The theological critique of Nazism

I posted this as a comment to Ben Myers’ latest post, but since it’s somewhat off to the side of the post’s topic, it seemed appropriate to turn it into a fresh post of its own:

I say this as a great admirer of Barth, but I’ve always found the “theological” critique of Nazism to be weirdly disconnected from reality. For instance, Barth’s self-congratulation that the church somehow did the right thing insofar as a small sect of it rejected natural theology in the midst of Nazism strikes me as downright chilling. The test here is that you could take it the opposite direction: for instance, the lack of a viable natural theology produced a disconnect between the gospel and the world, which led to the unlimited rise of technological instrumentality that was then ultimately turned against the human race itself most horrifically in Nazism, etc. Or you could say that the artificial either/or of Christ or nature led necessarily to the embrace of natural “paganism,” etc. Or basically you could make up any “theological” cause you like and congratulate yourself for bravely coming down on the right side of the debate, but that doesn’t make what you’re saying relevant. If anything, wouldn’t it have been more immediately relevant and more obviously connected to Nazism if the church had staked its identity on the opposition to anti-Semitism rather than the somewhat obscure point of natural theology?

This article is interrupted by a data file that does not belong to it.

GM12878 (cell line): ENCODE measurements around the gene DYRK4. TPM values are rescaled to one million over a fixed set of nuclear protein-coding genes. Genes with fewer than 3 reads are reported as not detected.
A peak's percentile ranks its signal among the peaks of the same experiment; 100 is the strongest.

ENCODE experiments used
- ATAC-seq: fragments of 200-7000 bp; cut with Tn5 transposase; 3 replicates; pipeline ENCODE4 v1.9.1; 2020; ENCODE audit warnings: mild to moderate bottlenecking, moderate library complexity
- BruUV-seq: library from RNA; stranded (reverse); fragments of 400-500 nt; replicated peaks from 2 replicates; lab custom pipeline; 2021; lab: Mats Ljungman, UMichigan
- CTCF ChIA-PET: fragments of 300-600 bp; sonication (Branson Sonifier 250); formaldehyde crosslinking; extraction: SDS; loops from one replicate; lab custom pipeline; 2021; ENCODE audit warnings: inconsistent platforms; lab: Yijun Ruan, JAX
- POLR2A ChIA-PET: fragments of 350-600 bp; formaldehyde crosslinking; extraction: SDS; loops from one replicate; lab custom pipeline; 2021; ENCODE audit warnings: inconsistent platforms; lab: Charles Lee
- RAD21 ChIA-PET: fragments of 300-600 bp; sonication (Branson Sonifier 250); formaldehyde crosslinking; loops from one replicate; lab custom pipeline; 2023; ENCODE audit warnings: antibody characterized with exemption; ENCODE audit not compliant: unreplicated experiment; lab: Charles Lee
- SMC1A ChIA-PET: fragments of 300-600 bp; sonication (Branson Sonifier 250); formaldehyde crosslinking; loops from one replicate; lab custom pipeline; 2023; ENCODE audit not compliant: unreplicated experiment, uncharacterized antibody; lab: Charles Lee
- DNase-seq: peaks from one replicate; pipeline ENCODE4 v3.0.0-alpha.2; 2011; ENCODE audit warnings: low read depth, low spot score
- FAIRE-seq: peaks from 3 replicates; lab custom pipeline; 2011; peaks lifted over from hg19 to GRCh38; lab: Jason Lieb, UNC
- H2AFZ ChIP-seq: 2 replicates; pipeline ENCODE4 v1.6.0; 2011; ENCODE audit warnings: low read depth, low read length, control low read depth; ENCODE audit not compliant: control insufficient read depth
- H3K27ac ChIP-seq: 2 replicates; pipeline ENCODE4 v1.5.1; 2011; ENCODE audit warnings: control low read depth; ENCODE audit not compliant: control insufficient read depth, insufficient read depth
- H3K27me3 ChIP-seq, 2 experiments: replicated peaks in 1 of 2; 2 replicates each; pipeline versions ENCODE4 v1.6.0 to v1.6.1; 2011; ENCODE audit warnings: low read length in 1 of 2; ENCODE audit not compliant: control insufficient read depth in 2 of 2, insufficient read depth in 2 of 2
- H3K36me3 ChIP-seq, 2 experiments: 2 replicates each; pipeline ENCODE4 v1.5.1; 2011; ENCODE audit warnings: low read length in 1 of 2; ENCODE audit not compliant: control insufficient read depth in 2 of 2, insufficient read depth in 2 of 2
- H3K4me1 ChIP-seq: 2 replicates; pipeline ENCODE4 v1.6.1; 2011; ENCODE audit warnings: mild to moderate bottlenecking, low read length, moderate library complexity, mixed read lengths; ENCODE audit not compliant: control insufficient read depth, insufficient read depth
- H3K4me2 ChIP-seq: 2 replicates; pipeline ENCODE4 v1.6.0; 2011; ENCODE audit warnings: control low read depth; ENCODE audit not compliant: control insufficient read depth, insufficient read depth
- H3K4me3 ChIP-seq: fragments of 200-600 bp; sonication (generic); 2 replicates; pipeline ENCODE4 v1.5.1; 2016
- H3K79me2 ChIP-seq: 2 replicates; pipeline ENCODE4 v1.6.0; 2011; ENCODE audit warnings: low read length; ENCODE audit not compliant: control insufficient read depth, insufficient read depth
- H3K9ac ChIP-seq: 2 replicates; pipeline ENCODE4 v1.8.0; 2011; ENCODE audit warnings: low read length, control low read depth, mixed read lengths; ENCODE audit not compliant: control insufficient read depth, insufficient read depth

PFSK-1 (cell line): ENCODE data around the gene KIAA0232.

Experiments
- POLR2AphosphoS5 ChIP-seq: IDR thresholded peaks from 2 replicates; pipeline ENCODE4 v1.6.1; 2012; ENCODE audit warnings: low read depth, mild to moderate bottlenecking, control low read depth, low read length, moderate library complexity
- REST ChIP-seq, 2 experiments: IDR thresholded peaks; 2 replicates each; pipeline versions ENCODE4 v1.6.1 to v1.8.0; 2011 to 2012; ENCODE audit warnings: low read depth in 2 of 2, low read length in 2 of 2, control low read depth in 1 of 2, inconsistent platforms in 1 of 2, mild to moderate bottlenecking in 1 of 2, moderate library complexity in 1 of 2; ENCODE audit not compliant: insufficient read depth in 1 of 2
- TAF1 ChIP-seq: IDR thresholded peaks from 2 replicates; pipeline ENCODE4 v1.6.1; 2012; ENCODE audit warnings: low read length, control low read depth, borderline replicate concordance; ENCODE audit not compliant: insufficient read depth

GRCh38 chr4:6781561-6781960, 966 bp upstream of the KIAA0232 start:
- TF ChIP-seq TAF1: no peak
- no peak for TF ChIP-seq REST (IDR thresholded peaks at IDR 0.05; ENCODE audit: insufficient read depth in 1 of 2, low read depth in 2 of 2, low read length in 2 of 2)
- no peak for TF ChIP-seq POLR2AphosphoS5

Philosophy does not save, sure, but neither does theology.

Gregory Palamas’ defence of the heychasts begins with the statement that philosophy does not save. His point here against Barlaam is that knowledge of natural, created things does not lead to a conception of God worthy of God. Palamas says it this way, “By examining the nature of sensible things, these people [those who proceed from and by Hellenistic philosophy in their theological reflections] have arrived at a certain concept of God, but not at a conception of God truly worthy of Him and appropriate to his blessed nature.” To get to that conception of God one must empty themselves of their mental activities though the via negativa and come to union with God through contemplation. All of this, Palamas says, is possible through the flesh and mind because God was incarnated through the person of Jesus Christ. Continue reading “Philosophy does not save, sure, but neither does theology.”